GEWEX Hydro-Climate Sensitivity Workshop

From a climate perspective, it is imperative to understand the natural variability of precipitation and land water exchanges and storage, as well as susceptibility to change by external forcings. To this end, a small workshop was convened at the University of Exeter, where researchers aimed to understand the susceptibility of the hydrological cycle to forcings associated with climate change. It focused on the topic of “hydrological sensitivity,” or how precipitation is expected to change in a warming world, and reviewed our comprehension of it from multiple fronts, including observations, model, and theoretical perspectives. The workshop assessed what is understood on various time and space scales, from energetic controls at global scales to regional controls. Non-dynamical (i.e., energetic) controls of precipitation, as well as local and dynamical controls, were examined. Reasons why we might expect progress on understanding fresh water availability in a changing climate were also underscored and gaps in progress were identified.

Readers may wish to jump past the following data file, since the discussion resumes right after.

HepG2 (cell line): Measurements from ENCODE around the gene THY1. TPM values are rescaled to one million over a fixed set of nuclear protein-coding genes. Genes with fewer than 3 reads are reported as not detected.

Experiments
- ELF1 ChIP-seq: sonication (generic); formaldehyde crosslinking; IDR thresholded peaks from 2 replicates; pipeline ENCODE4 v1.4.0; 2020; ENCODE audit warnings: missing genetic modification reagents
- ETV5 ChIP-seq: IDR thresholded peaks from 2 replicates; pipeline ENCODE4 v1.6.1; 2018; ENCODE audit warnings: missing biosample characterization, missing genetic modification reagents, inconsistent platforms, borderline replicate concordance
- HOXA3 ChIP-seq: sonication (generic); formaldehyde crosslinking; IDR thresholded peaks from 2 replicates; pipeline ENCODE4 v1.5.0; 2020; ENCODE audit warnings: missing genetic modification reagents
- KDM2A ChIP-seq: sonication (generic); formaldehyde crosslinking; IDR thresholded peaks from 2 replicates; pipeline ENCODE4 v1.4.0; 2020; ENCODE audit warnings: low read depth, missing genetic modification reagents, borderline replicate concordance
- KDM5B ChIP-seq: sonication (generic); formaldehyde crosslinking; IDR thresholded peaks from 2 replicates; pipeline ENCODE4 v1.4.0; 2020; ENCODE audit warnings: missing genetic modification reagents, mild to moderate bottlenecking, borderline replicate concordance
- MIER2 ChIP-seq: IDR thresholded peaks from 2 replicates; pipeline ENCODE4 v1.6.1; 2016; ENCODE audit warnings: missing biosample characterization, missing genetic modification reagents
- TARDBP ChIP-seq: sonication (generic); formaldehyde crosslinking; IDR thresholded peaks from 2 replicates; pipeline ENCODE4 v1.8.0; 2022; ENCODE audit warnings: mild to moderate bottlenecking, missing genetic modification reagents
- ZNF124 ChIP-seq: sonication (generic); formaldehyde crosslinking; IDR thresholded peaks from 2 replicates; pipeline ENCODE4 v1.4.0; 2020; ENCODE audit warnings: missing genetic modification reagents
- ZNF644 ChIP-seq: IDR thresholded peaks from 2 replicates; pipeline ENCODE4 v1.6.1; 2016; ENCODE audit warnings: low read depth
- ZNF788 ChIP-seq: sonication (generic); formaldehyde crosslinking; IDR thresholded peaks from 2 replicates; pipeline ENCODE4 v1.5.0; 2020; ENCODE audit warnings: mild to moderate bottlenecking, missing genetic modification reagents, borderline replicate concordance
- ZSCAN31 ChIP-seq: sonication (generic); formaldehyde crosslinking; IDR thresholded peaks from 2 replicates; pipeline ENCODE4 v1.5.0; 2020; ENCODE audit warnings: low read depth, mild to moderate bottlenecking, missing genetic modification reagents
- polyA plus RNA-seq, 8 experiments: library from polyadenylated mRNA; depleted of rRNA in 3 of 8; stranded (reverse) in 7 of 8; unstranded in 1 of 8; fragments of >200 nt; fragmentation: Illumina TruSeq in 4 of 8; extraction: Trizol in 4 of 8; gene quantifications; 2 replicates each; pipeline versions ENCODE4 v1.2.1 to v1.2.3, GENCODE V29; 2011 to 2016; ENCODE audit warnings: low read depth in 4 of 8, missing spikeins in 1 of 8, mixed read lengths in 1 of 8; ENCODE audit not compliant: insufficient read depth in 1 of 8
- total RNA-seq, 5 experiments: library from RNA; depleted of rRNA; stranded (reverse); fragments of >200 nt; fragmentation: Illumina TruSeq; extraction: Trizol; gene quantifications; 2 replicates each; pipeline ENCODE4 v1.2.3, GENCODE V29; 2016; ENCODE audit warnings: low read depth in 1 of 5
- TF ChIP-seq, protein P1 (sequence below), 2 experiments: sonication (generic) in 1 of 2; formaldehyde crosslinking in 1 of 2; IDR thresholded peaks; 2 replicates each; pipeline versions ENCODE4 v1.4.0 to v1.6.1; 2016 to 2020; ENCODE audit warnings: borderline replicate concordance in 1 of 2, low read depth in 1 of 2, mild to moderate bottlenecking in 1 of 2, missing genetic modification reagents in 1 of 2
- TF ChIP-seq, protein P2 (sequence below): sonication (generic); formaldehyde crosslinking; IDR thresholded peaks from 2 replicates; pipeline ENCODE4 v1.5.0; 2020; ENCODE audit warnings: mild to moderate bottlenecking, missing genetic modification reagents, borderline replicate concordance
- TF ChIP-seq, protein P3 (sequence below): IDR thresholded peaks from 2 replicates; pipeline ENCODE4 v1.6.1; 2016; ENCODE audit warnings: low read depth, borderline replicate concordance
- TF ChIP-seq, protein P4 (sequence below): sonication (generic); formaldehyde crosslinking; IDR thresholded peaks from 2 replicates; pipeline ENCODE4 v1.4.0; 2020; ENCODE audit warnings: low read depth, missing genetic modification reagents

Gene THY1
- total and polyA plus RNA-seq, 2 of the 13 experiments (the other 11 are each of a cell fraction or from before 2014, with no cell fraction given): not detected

The presentations collectively explored the reasonable bounds on estimates of hydrological sensitivities and whether there is evidence for these sensitivities to be different in the real Earth system than those derived from models. Links to the presentations can be found on the password-protected page at abcdefghi.